Microwave popcorn might be nuking your brain
Uh-oh! At your next movie night, you may need to find a new snack to munch on with your girlies. Scientists at the University of Minnesota examined diacetyl (pronounced die-a-see-tul), a chemical many companies use to create the buttery smell and flavor of microwave popcorn, and found that it is linked to Alzheimer’s disease. In the past, the chemical has also been thought to cause lung disease. Major yikes.
The structure of diacetyl is similar to that of a substance that makes beta-amyloid proteins. When too much of this protein clumps together in the brain and forms plaque, it’s a surefire sign of Alzheimer’s. The scientists found that diacetyl leads to an increase of the clumping of these proteins, which has toxic effects on nerve cells. Not only that, but diacetyl also breaks down a barrier in the brain that keeps out hazardous materials.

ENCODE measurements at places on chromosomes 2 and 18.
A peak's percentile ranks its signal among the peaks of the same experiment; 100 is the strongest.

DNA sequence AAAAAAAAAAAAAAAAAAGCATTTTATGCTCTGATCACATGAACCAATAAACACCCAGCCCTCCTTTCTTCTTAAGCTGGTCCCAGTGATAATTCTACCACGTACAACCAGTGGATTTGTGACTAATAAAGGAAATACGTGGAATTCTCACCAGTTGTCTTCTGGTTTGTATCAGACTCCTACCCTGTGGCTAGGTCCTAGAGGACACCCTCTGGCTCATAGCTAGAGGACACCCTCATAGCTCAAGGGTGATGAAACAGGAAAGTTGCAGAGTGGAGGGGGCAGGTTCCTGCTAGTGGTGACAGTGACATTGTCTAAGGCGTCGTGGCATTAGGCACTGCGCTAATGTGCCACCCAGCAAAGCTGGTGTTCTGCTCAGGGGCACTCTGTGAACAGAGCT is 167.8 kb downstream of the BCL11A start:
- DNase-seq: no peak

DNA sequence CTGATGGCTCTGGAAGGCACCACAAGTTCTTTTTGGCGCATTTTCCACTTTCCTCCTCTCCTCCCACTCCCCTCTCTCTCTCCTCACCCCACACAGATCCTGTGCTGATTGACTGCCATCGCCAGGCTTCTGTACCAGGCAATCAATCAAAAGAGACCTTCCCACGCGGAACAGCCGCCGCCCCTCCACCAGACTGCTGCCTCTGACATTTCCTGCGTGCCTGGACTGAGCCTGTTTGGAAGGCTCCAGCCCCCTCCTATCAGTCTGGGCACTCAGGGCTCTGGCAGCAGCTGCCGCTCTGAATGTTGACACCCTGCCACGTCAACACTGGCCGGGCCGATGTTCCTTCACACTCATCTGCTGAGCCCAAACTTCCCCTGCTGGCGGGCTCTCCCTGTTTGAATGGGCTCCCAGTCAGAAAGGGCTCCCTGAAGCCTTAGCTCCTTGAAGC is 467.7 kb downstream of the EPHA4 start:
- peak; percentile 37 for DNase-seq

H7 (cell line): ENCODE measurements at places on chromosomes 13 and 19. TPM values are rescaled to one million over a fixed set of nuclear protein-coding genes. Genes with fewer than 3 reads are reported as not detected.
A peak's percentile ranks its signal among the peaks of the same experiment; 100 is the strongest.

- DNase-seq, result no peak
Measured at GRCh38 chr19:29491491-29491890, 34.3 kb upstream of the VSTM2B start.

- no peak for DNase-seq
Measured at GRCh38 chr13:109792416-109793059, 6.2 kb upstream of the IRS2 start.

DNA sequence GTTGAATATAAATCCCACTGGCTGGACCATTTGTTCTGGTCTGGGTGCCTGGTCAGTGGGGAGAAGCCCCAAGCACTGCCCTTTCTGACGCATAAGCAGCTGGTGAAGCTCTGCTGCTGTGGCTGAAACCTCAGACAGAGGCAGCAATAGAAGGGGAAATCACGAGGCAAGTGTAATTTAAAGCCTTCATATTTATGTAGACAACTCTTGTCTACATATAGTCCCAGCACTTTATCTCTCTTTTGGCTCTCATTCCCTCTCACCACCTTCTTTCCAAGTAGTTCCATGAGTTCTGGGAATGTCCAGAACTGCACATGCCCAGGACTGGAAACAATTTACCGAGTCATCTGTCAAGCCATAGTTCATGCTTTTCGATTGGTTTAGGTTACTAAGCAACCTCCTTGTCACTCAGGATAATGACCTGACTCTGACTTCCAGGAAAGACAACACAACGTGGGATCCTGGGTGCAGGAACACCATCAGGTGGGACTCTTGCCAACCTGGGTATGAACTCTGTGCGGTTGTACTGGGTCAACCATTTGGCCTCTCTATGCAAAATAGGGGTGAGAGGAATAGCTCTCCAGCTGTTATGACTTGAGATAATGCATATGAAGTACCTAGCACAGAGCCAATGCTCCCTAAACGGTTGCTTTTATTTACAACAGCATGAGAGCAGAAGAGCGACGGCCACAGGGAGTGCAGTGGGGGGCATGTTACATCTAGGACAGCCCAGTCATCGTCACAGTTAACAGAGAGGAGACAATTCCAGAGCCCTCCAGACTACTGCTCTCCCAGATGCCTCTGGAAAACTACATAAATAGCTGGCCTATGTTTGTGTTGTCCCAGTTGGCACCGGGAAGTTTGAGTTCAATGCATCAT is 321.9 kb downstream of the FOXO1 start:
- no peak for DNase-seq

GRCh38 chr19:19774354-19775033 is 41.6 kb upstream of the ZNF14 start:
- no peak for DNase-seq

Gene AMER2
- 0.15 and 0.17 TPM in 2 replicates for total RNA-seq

Don’t hurry and toss your popcorn in the trash just yet. These results have only been shown in test tubes and haven’t been replicated in people yet. Before ya nosh, though, check the ingredients label on the back of your box o’ microwave popcorn. Even though some major brands have already removed diacetyl, there are other icky ingredients you might want to avoid.
Always a safe choice? Grabbing a jar of corn kernels at the grocery and popping them in oil in a heavy-bottomed pan on the stove, or in an air popper. Yum!
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